2. It is my claim that a group of web services establish the business applications layer. The web service instance is created upon the client request via wireless router. The session variables and encryption keys are generated upon authentication are shared in connection between Presentation (Tier 1) and the Business (Tier 2) and Data Application (Tier 3) layers. The encryption keys include hardware (MAC address) information combined with user biometrics (fingerprints and facial scans) using a triple level of proprietary processing and storage. The business application (Tier 2) pools connections to the data application (Tier 3) separately for high availability. All client requests are handled by the Business Application layer without directly accessing the data application layer. Data connections are optimized and limited between Tiers 2 and 3. If the system is compromised via the client remote session connection, the attacker can only access the data application layer and not the data sources (Tier 4). All session variables between Tiers 1-2, and encrypted connections between Tiers 1-2 and Tiers 2-3 must be in place for objects to be served to the client. All modifications are completed by Tier 2 to both Tier 1 and Tier 3 via the same encrypted requests—any corruption or modification is applied to Tier 3 by Tier 2 and never to Tier 4 by Tier 1. All business logic including system rules, classroom and roster functions, and objects are loaded on the server (LINUX) and made available through the interface created by the web service (Java Bean and Container). The interface is then published to the client-side using remote method invocation (RMI) over HTTP/S for encrypted request handling within a secure shell (SSH) session. INKS uses WS-Trust language for secure messaging to the between tiers.
INKS define user types with groups of functions composing a service. The functions are then delivered to a wireless or broadband lightweight client. Knowledge services are made available from a Tier 2 registry of services and directory of sources in Tier 3.
The system is published as a web service and is included in global registries using universal description, discovery, and integration (UDDI). The standard of UDDI is maintained by the development community and used to interface through the web services description language (WSDL). The WSDL service descriptor is an extensible markup language (XML) document. UDDI is an XML-based global resource registry used to list services on the Internet. Finally, lightweight directory access protocol (LDAP) is used together with XML to integrate disparate data sources.
Web services subscriptions are described by the WS-Eventing specification: a protocol that allows web services to subscribe to or accept subscriptions for event notification messages. A mechanism for registering interest is needed as web services sets often receive such messages unknown and will change over time. This model provides extensibility for sophisticated subscriptions. Integrated web services (IWS) include a word processor, spreadsheet, videoconference and voice communication tools. A Service Manager navigates all available IWS through all UDDI registries and is itself an IWS. Dynamic IWS include LDAP Client wrappers, Report Viewer, and Change Control Manager that provides a history of all things performed, through logs created per instantiation of the web service.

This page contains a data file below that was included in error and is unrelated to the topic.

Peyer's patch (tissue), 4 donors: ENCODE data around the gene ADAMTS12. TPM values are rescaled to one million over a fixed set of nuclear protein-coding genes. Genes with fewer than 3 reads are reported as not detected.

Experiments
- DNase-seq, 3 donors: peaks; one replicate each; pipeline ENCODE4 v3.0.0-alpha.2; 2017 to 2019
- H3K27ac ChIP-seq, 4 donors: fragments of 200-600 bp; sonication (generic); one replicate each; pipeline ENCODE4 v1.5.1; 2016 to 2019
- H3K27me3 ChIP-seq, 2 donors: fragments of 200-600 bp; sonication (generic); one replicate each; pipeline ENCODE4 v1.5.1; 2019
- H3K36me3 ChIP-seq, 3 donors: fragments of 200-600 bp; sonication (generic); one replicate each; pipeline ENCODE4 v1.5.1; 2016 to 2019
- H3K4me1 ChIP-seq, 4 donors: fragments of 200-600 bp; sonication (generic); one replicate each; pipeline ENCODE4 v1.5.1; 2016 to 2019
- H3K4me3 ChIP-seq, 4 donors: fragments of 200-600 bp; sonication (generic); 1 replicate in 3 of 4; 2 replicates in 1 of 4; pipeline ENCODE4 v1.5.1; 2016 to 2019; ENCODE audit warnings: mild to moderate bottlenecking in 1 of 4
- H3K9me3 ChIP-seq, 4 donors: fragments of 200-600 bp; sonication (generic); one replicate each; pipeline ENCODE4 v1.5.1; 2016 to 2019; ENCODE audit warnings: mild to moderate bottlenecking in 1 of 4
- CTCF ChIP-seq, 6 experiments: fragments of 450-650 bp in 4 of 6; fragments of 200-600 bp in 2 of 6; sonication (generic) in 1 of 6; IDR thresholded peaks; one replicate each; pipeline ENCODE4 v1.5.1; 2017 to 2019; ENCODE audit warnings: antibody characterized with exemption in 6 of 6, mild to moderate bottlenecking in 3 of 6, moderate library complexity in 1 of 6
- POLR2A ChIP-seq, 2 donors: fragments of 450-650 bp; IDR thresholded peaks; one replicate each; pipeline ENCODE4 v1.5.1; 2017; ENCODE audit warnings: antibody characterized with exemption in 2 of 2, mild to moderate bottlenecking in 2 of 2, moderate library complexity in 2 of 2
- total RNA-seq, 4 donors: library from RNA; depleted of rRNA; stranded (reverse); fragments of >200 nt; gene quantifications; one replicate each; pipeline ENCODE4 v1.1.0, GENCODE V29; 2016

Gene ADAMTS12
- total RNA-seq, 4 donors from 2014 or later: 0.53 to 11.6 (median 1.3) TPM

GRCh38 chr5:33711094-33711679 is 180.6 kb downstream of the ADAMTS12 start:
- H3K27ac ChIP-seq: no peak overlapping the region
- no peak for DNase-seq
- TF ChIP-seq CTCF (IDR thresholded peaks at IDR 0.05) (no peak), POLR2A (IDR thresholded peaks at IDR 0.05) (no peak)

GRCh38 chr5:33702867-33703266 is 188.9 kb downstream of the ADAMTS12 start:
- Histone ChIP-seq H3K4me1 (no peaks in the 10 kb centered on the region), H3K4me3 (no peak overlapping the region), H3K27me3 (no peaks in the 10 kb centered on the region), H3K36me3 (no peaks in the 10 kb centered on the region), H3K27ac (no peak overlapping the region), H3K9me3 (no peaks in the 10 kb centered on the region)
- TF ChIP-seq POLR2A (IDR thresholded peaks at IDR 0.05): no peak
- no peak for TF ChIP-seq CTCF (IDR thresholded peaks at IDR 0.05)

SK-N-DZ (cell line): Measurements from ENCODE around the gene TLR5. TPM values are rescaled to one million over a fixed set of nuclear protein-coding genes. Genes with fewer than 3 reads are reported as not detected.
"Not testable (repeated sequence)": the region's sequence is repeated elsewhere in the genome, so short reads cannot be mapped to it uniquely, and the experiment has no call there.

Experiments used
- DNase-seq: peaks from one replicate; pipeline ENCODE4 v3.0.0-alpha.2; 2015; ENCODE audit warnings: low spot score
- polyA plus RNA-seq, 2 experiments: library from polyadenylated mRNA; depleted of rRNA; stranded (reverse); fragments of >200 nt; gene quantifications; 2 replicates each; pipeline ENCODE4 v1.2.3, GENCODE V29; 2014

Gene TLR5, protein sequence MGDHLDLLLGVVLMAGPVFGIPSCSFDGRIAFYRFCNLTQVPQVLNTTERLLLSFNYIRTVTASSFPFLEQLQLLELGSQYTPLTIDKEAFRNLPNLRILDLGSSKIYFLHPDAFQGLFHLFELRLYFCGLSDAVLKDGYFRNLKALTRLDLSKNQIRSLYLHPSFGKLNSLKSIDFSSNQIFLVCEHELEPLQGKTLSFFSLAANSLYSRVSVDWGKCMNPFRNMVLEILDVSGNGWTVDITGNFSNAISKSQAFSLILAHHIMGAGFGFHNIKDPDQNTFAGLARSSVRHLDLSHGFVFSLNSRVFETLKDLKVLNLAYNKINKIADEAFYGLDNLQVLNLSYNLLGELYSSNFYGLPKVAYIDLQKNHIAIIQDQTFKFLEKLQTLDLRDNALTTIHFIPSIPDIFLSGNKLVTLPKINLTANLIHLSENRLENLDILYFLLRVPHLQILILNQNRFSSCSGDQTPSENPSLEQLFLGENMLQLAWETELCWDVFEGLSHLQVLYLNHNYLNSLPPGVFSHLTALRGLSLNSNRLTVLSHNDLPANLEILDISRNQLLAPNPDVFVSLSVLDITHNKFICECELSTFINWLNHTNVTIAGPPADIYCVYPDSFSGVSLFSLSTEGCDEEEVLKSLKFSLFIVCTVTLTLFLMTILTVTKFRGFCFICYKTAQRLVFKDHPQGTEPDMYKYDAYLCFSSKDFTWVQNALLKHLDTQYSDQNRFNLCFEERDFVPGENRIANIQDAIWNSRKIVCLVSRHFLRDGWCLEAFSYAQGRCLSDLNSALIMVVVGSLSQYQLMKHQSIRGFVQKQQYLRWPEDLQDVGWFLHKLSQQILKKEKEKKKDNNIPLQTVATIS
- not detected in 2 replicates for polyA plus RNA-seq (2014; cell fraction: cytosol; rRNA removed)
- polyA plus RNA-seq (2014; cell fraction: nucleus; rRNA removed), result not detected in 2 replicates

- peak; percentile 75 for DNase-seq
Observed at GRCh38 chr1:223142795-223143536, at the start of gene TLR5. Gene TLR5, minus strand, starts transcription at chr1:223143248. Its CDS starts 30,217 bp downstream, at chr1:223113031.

An example of a web service would be the modules loaded to enable a learning desktop to be provided to the lightweight client. The system's learning desktop features include but are not limited to: Resource management, LDAP support, Offline Learning Client, Authoring tool, Report generation tool, and Assessment tool:
Resource management is control of the physical assets including locations, rooms, instructors, and other actors in the system;
LDAP support is the use of directory servers to manage user information across multiple instances on the server. This includes the composition and maintenance of class rosters. The system will roster each student individually or as members of a group and roster all. This functionality is intended to mimic the traditional classroom as much as possible;
The Offline Learning Client allows users to take courses while disconnected from their networks which benefits the students on family or school outings. Notes and references can be made without running the full system normally;
The Authoring tool allows the creation and maintenance of courses that are composed of many content types such as web-based, file system based, and classroom-based. The authoring tool is delivered as a web service to the content author. The content anticipated will be both data (html, jpeg, etc.) and meta-data categories per the SCORM guidelines. The Authoring tool then prepares an XML package for publishing on the system running on the server;